Dedication: As always, I’d like to thank the man who gives up some of his free time every day to read the stuff I send over to him. The best beta-reader on the planet, Mike. I’d also like to thank my other betas: Candace (who read the entire novel in IM and showed her support every night), Rachel, and Alex. A special thank-you goes to Sulli, who made a very bad day a wonderful one with her gift of generosity. I would also like to thank Mary D for reading and housing this at her site. But mostly, I’d like to thank the readers for reading my stuff and giving me such great feedback. It’s what makes sitting in front of this balky computer and tickling the tans so much fun. Feedback, if anyone is so inclined, is always gratefully received and appreciated. I can be reached at .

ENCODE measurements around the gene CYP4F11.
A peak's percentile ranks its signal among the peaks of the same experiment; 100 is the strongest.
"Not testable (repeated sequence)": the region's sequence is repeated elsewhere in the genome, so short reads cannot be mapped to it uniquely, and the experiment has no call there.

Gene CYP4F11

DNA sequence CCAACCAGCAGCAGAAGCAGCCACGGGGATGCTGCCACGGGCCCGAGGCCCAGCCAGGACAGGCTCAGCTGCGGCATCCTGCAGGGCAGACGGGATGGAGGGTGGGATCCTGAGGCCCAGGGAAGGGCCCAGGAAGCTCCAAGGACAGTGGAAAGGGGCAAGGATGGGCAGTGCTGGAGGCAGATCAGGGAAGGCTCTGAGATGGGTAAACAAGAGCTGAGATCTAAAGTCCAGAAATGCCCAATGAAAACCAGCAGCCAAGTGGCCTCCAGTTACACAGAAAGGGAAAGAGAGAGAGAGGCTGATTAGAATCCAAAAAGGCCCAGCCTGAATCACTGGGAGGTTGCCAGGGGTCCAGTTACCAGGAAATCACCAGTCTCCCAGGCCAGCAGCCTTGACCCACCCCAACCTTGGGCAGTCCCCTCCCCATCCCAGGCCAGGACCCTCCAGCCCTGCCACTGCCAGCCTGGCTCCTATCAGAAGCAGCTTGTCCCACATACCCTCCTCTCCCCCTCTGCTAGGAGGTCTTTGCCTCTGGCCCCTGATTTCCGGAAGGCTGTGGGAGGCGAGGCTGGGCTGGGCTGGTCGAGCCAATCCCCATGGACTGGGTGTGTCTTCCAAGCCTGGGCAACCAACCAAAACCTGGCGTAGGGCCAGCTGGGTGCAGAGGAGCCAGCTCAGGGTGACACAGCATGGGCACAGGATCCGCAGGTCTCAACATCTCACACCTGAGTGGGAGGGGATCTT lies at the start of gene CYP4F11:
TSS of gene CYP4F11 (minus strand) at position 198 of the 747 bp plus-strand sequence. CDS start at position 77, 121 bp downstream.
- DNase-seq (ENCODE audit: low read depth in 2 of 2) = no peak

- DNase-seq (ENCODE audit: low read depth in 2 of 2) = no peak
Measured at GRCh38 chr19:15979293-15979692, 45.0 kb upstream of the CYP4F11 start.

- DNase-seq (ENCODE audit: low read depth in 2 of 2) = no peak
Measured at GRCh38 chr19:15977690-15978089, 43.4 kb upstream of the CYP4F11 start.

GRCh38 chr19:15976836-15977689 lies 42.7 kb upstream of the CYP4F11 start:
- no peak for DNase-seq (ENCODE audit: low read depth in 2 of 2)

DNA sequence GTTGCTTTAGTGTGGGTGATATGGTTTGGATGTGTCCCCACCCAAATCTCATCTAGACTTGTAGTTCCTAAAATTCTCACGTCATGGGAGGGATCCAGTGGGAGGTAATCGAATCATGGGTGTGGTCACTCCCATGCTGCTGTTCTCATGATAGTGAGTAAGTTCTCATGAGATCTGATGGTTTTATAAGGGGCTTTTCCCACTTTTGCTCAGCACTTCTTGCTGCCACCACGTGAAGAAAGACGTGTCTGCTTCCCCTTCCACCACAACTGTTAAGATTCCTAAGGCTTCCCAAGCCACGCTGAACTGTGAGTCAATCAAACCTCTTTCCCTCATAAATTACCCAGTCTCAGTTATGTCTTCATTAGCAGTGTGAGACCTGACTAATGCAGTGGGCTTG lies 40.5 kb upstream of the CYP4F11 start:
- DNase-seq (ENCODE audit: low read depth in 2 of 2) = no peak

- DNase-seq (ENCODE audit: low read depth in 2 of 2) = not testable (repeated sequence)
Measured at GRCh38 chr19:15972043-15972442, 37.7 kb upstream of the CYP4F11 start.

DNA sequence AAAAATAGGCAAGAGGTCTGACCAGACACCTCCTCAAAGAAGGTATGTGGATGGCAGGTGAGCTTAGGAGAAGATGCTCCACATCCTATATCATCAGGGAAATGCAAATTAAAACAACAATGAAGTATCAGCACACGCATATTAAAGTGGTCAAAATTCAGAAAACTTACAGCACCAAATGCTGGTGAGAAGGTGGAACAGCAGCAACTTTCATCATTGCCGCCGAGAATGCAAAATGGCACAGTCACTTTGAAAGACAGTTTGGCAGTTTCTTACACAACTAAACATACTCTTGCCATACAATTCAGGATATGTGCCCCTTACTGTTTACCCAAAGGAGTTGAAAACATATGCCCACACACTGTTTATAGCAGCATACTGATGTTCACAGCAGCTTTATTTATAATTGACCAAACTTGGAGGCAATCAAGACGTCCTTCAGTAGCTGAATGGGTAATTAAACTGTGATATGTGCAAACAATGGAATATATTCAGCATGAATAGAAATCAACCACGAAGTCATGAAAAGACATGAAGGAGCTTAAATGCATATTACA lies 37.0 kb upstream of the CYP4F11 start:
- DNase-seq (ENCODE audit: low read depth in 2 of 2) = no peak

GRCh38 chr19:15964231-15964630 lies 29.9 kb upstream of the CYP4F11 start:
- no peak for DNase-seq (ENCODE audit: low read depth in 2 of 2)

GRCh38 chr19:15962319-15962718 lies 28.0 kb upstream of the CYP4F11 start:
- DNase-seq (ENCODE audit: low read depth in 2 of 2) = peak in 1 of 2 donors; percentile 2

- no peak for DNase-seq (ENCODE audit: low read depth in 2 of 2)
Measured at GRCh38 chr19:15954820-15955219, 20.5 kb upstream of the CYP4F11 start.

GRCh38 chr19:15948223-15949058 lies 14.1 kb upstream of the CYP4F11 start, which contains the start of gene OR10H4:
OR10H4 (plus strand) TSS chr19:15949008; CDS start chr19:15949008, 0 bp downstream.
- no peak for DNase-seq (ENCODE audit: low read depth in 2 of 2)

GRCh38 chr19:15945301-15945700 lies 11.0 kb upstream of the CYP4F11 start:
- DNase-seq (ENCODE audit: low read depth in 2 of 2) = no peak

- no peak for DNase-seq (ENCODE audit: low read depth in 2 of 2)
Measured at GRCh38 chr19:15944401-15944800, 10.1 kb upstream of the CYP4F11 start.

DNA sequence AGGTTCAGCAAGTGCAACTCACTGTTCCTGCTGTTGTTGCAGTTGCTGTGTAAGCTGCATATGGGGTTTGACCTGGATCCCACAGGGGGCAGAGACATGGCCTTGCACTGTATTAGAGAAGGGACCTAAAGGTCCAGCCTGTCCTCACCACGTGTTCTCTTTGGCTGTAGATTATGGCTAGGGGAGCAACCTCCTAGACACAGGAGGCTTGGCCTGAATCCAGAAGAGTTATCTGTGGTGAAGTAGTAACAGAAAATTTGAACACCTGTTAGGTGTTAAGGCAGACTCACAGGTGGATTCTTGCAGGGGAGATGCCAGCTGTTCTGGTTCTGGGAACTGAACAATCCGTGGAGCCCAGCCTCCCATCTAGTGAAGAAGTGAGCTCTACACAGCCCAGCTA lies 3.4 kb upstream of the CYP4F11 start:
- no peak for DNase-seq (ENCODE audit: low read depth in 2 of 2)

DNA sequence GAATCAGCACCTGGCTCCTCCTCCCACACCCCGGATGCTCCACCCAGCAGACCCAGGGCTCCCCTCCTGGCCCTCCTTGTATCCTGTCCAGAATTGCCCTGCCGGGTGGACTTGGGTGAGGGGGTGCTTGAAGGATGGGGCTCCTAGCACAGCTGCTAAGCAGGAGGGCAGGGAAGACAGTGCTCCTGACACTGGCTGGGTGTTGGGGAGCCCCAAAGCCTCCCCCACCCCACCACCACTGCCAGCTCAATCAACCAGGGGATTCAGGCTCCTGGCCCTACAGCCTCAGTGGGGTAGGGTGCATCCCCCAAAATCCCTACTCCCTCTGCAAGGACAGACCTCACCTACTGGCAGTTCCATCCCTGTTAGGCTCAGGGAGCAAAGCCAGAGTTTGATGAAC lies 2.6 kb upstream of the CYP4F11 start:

Miraculously, I suppose, I managed to make it through the rest of Saturday and all of Sunday without any major incidents. The milk did its job, allowing me to keep down the antibiotics which, in turn, did their job in decreasing the swelling, redness and pain in my leg so that, by the time Monday morning rolled around, bite and knife wounds were healing nicely and I was able to once again dress in my uniform without an appreciable bulge showing.

Still, after the cell doors had been opened for the day, I waited an additional few minutes to be sure Ice was safely down at the auto shop before venturing forth to start my Monday. The woman had a sixth sense about things, and I knew this weekend had pushed my credibility to the limit, if she had even bought my act at all, and the jury was still out on that particular count, to use an apt analogy.